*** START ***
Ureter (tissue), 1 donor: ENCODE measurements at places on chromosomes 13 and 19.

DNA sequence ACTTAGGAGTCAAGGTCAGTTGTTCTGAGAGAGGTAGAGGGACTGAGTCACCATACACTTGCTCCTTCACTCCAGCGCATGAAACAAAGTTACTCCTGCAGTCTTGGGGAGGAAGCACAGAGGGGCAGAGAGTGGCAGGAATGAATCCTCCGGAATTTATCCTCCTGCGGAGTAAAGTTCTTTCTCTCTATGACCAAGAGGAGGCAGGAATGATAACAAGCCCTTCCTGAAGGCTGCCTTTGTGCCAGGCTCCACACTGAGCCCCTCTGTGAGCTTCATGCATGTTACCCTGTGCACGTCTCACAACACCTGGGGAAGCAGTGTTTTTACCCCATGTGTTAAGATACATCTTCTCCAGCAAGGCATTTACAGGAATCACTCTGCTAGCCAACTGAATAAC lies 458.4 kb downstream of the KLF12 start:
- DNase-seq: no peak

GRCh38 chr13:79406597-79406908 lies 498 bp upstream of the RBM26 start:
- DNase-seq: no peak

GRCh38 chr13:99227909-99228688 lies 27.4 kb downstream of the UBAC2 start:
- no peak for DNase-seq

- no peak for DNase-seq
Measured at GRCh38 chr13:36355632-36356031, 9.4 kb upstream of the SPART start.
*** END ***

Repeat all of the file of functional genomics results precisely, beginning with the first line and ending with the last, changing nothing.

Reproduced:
Ureter (tissue), 1 donor: ENCODE measurements at places on chromosomes 13 and 19.

DNA sequence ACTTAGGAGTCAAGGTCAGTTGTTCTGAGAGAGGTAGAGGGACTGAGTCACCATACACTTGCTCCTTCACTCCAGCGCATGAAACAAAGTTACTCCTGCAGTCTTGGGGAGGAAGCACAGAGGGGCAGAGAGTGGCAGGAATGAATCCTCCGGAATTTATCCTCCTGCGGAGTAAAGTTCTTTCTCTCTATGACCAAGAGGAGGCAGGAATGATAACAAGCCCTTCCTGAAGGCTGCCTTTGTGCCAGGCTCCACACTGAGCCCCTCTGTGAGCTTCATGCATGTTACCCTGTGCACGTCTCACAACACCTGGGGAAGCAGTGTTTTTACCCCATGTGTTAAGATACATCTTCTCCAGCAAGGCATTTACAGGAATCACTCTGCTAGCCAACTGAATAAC lies 458.4 kb downstream of the KLF12 start:
- DNase-seq: no peak

GRCh38 chr13:79406597-79406908 lies 498 bp upstream of the RBM26 start:
- DNase-seq: no peak

GRCh38 chr13:99227909-99228688 lies 27.4 kb downstream of the UBAC2 start:
- no peak for DNase-seq

- no peak for DNase-seq
Measured at GRCh38 chr13:36355632-36356031, 9.4 kb upstream of the SPART start.